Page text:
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DawkinsForegivness 2.16I’ll bet there are folks out there who see this graphic (helpfully supplied by an Internet atheist community) and think “ya, why not just our forgive sins?” Maybe you’re one of those people.

First of all, I can confidently write that God is NOT trying to impress anyone. When you’re the creator of time, space and the universe, trying to impress anyone (even Himself) is just silly.

Second, this quote (by one of the world’s best-known atheists) displays a blatant ignorance — or outright rejection — of who God is.

Is God merciful? Yes. Does God want to forgive us for all the wrong things we’ve done and right things we’ve failed to do? Absolutely.

But God is also something else: perfect. And that’s His baseline standard for everything, whether we like it or not.

So why doesn’t He just forgive us? Well, why do we have courts? Why can’t we just ignore the dude who killed that guy in a bar fight? Why don’t we just overlook how she faked having cancer in order to bilk people out of thousands of dollars?

If these examples offend your sense of justice, then imagine how our creator feels about  our greed, our self-centredness, our violence, our willful ignorance and our cultural belief that we “deserve” the good life.

Is God judge and jury? You bet He is. Execution victim? Yes, that too.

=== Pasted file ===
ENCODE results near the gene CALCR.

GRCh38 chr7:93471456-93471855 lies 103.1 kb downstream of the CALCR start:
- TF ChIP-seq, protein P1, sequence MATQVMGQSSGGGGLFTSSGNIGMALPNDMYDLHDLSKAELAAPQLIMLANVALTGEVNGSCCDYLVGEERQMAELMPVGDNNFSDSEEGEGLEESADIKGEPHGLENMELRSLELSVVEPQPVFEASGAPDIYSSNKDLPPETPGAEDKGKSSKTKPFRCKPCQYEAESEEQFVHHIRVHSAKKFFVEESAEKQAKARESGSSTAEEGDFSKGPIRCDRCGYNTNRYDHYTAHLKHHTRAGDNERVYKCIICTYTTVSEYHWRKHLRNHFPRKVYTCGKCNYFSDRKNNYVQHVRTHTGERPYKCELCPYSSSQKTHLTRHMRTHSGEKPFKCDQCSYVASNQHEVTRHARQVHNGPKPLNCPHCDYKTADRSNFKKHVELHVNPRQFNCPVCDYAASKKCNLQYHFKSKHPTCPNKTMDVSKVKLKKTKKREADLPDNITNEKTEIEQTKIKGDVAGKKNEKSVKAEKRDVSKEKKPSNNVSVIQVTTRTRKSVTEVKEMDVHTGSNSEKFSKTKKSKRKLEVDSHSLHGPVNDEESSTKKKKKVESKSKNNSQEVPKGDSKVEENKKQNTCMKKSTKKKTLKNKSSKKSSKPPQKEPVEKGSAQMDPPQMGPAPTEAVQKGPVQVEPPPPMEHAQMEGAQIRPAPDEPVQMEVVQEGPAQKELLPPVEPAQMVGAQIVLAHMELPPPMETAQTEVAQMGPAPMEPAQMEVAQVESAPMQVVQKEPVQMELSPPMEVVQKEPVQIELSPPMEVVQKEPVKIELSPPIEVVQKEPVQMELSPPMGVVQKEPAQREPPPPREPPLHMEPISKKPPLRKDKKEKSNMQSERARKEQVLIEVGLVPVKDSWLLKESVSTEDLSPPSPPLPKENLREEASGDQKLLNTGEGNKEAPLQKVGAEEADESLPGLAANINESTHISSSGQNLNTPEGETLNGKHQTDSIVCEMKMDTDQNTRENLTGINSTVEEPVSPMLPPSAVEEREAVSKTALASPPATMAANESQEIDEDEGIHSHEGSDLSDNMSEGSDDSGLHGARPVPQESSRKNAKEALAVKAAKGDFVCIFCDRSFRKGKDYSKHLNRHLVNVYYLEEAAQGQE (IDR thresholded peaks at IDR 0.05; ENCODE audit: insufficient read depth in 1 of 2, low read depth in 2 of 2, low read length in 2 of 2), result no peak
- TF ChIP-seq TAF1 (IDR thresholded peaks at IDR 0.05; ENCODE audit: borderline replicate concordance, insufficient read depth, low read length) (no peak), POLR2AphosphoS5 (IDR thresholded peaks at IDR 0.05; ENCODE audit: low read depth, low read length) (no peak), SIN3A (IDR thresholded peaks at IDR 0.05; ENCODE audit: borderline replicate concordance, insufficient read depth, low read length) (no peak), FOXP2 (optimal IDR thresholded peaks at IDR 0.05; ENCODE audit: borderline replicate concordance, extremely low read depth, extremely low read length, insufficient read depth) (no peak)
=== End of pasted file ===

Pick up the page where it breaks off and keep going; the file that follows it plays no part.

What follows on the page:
If that last point seems strange, then understand that this is how it goes with Christianity: Knowing that we could never do enough or be enough to earn our way into Heaven, God paved the way for us. That way is through believing in and following Jesus Christ, whom serious Christians believe is God’s divine Son (and also God in the flesh, but that’s a blog for another day).

A section of the Bible, called ‘1 Peter’, describes Jesus this way: “He never sinned, and he never told a lie”. This is important and you’ll soon read why.

Jesus spent three years traveling around the Middle East with a band of followers, telling people the Kingdom of God (represented by Him) was near. He proved it by healing diseases, raising people from the dead and preaching revolutionary ideas like loving your enemies, refusing to retaliate when a wrong has been done to you and praying for those who hate you.